Google Researchers found vulnerabilities in Flash
Illustration by Brajeshwar
The Register reports that Google Researchers have documented serious vulnerabilities in Adobe Flash content which leave tens of thousands of websites susceptible to attacks that steal the personal details of visitors.
The security bugs are in the Flash SWFs, the ubiquitous building blocks for graphics, animation, audio, video and high-end (Enterprise) Rich Internet Applications across the web. According to the research findings, the SWFs are vulnerable to attacks in which malicious strings can be injected into the legitimate code through cross-site scripting or XSS. Currently, there are no patches for the vulnerabilities. The latest Flash Player (version 184.108.40.206) release do not fix this vulnerabilities.
The vulnerabilities are laid out in an upcoming book Hacking Exposed Web 2.0: Web 2.0 Security Secrets and Solutions. It is due to hit store shelves soon, but is already in the hands of many security professionals. The book's authors, who work for penetration testing firm iSEC Partners as well as for Google, say a web search reveals more than 500,000 vulnerable applets on major corporate, government and media sites.
Alex Stamos, one of the book's authors said;
Lots of people are vulnerable, and right now there are no protections available other than to remove those SWFs and wait for the authoring tools and/or Flash player to be updated. In the mean time, people will have to think, "What kind of flash am I using on my site," and manually test for vulnerabilities.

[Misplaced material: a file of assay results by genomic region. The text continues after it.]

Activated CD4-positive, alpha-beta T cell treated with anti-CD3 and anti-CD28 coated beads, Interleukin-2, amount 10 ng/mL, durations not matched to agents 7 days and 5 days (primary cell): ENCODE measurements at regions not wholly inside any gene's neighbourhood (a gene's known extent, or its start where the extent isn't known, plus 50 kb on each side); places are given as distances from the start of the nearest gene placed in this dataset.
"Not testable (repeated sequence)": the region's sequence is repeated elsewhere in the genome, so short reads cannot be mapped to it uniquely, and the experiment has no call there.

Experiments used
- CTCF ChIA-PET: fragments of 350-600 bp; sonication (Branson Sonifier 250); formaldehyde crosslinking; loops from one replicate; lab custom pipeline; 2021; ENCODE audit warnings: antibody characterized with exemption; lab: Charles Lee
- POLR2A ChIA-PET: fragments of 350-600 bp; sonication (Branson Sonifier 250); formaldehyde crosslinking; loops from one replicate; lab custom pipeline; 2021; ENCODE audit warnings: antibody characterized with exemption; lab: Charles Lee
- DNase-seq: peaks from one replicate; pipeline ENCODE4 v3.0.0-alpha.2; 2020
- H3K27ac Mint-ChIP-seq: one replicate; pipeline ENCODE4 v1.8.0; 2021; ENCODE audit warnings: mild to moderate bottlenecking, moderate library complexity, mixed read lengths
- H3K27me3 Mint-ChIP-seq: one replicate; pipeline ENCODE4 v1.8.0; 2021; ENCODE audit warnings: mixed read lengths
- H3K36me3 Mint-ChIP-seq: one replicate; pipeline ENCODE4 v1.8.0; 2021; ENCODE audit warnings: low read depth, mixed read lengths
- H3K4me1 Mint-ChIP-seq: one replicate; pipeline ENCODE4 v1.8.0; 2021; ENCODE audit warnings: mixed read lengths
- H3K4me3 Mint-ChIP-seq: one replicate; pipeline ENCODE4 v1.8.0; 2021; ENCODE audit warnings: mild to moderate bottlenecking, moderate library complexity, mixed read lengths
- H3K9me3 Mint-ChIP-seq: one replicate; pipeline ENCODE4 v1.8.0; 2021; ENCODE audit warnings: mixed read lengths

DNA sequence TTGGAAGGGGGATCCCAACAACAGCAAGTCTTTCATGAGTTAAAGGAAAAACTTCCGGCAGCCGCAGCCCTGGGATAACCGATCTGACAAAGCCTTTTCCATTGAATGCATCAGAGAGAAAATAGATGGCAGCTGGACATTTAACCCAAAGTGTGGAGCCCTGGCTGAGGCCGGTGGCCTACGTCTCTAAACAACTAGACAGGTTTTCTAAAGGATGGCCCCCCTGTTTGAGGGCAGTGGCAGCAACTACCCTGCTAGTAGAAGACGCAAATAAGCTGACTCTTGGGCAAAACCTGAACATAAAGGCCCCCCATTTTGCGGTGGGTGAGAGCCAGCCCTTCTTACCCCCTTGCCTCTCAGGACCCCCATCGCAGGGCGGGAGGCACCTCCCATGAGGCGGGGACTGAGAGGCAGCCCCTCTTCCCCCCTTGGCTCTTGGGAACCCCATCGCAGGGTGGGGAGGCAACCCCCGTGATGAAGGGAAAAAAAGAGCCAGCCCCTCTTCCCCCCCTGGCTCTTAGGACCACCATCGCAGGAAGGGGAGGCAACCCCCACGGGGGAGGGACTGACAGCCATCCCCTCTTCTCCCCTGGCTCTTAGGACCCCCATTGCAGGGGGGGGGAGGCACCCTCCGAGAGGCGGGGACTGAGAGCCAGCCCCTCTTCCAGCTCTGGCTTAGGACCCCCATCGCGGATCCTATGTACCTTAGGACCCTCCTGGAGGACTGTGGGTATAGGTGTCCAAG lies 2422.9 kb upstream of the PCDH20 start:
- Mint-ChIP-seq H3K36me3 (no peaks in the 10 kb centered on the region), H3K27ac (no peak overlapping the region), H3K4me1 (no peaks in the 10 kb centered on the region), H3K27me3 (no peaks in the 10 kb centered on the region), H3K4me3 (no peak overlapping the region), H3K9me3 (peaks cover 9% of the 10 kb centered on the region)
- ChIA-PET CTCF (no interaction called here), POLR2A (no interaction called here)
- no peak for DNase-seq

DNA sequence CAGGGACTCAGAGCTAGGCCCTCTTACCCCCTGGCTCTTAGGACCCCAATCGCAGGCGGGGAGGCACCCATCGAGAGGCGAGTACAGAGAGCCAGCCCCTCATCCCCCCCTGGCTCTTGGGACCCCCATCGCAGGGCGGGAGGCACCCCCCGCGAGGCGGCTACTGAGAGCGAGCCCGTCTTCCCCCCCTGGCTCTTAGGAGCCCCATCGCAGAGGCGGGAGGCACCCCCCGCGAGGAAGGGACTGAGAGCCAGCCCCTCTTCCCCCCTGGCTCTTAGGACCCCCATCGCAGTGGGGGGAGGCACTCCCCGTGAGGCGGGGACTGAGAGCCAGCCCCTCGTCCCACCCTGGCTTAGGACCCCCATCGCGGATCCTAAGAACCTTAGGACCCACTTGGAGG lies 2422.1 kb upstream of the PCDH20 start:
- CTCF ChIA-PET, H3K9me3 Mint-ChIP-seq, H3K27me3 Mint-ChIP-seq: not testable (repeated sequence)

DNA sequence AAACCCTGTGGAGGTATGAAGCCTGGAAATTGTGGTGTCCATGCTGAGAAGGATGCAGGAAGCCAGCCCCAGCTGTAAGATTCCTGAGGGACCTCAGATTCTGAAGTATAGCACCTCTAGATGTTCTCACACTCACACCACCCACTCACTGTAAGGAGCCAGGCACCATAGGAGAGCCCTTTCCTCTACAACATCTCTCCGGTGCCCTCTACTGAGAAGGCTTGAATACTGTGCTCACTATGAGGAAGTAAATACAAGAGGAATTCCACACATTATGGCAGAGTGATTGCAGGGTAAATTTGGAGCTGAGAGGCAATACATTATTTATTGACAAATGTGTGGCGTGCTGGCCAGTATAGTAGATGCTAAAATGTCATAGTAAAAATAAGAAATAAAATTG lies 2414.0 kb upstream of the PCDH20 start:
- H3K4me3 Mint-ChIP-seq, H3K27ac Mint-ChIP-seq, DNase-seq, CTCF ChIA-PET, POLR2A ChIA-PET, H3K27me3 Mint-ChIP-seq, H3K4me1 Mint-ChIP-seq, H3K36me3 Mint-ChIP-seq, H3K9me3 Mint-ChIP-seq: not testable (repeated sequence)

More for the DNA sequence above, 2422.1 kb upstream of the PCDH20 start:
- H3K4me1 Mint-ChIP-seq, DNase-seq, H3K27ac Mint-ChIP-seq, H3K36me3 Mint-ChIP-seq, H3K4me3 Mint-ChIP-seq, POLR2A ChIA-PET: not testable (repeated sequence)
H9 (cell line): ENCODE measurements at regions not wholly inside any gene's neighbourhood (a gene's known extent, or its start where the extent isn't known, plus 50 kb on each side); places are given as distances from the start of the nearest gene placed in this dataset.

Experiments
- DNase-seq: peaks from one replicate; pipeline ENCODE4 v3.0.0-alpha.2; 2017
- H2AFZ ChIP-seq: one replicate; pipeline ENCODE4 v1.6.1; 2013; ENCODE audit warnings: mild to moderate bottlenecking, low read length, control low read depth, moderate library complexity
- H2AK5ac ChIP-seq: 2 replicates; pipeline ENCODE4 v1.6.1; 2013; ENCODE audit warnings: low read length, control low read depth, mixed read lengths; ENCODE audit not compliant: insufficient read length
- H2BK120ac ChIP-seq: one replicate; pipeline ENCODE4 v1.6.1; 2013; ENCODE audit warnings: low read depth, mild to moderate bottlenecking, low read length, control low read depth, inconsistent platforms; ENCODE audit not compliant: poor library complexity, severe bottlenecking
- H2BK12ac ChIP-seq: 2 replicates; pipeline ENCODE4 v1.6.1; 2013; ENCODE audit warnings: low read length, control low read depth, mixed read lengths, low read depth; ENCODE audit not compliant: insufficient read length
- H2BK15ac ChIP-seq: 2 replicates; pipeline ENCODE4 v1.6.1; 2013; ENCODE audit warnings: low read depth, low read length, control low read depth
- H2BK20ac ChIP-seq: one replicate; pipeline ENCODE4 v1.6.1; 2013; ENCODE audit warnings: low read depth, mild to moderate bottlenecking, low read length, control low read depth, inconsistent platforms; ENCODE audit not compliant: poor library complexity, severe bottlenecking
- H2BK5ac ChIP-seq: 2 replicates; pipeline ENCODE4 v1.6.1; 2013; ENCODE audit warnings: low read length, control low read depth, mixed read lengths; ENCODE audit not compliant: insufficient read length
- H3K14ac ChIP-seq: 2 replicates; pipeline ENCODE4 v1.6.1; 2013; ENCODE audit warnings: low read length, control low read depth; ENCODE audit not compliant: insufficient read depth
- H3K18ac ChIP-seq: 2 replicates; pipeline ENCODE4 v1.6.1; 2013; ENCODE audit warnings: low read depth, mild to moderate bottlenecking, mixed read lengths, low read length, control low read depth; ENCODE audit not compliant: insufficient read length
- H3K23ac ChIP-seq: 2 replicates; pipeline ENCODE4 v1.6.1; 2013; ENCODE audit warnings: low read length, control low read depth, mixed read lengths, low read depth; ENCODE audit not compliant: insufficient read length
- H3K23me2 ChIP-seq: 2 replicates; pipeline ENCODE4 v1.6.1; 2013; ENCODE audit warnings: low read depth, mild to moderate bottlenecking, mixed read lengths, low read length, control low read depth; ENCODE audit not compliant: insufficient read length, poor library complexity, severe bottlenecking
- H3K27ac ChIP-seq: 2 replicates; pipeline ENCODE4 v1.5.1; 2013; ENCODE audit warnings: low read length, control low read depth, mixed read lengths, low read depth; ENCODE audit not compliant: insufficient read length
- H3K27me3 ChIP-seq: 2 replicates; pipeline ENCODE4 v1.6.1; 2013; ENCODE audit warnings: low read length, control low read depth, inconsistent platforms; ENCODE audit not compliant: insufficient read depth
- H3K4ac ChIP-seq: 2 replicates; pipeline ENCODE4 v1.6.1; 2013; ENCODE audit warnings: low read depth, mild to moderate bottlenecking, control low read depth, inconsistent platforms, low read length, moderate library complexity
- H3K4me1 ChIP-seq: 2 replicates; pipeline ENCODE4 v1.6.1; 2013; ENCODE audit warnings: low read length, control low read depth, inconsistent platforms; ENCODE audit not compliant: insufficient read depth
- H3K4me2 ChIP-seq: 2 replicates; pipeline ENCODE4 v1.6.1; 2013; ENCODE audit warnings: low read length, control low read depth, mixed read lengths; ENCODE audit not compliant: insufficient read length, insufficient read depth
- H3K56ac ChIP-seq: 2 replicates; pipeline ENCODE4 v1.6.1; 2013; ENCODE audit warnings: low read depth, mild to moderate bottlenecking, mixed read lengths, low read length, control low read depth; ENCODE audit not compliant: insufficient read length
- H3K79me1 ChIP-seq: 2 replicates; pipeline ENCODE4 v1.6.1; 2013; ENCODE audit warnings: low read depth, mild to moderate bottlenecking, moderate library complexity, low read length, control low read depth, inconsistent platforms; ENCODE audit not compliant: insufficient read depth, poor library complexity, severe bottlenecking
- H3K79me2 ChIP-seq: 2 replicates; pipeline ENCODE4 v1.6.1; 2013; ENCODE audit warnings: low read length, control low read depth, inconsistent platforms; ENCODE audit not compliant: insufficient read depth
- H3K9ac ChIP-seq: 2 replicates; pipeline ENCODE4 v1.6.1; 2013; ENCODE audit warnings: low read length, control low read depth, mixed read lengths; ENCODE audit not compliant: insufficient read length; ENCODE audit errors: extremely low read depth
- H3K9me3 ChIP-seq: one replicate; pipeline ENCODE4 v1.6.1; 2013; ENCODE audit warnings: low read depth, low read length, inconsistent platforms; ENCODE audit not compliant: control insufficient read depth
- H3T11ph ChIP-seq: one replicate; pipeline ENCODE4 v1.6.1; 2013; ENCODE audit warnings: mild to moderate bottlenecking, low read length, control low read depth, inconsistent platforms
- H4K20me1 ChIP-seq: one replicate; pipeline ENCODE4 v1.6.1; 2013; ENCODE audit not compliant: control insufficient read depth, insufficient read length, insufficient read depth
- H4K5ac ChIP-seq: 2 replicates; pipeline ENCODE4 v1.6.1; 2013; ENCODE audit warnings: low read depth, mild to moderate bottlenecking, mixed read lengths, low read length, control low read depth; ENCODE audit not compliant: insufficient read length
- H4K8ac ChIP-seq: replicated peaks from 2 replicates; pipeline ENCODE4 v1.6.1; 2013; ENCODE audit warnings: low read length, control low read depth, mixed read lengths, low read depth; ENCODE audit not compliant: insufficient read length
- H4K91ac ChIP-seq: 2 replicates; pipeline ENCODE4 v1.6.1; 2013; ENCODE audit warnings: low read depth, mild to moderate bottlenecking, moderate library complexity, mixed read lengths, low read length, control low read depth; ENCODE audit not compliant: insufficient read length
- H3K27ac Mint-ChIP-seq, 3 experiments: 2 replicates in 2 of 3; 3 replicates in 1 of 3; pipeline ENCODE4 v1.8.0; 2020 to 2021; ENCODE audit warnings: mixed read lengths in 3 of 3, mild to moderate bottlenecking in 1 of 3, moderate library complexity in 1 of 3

Removing the vulnerable content will require combing through website directories for SWF files and then testing them one by one. Updates in the Adobe software that renders SWF files in browsers are also likely, but they probably wouldn't quell the threat completely.
Here is an attack scenarios -- A bank website hosts marketing graphics in the form of a vulnerable Flash applet. Attackers who trick a customer into clicking on a malicious link are able to execute the SWF file but inject malicious code variables that cause the customer's authentication cookies or login credentials to be sent to the attacker.
Stamos adds that Adobe is likely to update its Flash Player so it does a better job of vetting code variables before executing SWF files. But he said interaction with third-party code is such a core part of the way Flash works that updates to the player would likely provide only a partial fix. Eradicating the problem will require updates for all of the SWF rendering and Flash authoring tools so they no longer generate buggy Flash content.